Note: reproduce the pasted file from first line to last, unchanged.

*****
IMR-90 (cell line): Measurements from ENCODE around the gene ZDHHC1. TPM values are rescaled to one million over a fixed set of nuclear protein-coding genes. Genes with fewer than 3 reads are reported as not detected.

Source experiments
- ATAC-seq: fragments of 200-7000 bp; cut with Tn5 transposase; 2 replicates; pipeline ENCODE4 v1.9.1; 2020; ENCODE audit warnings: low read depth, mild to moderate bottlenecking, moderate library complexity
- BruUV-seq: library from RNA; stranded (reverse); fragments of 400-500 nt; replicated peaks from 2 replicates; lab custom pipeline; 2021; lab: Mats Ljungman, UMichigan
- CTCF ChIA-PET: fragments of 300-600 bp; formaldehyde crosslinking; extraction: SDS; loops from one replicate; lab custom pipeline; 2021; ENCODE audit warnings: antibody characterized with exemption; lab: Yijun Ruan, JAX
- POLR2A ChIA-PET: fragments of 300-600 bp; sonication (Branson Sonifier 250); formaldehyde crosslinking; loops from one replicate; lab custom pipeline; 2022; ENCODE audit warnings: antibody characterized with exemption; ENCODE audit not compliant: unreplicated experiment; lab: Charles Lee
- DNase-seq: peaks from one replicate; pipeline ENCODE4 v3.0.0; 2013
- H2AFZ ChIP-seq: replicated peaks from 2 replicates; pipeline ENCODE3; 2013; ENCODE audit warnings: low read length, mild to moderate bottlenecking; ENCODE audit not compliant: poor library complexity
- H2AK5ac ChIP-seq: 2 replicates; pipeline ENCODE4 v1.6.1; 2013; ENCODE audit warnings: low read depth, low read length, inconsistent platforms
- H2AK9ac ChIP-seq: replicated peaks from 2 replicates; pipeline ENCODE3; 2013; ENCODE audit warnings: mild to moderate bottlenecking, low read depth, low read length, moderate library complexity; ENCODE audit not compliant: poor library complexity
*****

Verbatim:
IMR-90 (cell line): Measurements from ENCODE around the gene ZDHHC1. TPM values are rescaled to one million over a fixed set of nuclear protein-coding genes. Genes with fewer than 3 reads are reported as not detected.

Source experiments
- ATAC-seq: fragments of 200-7000 bp; cut with Tn5 transposase; 2 replicates; pipeline ENCODE4 v1.9.1; 2020; ENCODE audit warnings: low read depth, mild to moderate bottlenecking, moderate library complexity
- BruUV-seq: library from RNA; stranded (reverse); fragments of 400-500 nt; replicated peaks from 2 replicates; lab custom pipeline; 2021; lab: Mats Ljungman, UMichigan
- CTCF ChIA-PET: fragments of 300-600 bp; formaldehyde crosslinking; extraction: SDS; loops from one replicate; lab custom pipeline; 2021; ENCODE audit warnings: antibody characterized with exemption; lab: Yijun Ruan, JAX
- POLR2A ChIA-PET: fragments of 300-600 bp; sonication (Branson Sonifier 250); formaldehyde crosslinking; loops from one replicate; lab custom pipeline; 2022; ENCODE audit warnings: antibody characterized with exemption; ENCODE audit not compliant: unreplicated experiment; lab: Charles Lee
- DNase-seq: peaks from one replicate; pipeline ENCODE4 v3.0.0; 2013
- H2AFZ ChIP-seq: replicated peaks from 2 replicates; pipeline ENCODE3; 2013; ENCODE audit warnings: low read length, mild to moderate bottlenecking; ENCODE audit not compliant: poor library complexity
- H2AK5ac ChIP-seq: 2 replicates; pipeline ENCODE4 v1.6.1; 2013; ENCODE audit warnings: low read depth, low read length, inconsistent platforms
- H2AK9ac ChIP-seq: replicated peaks from 2 replicates; pipeline ENCODE3; 2013; ENCODE audit warnings: mild to moderate bottlenecking, low read depth, low read length, moderate library complexity; ENCODE audit not compliant: poor library complexity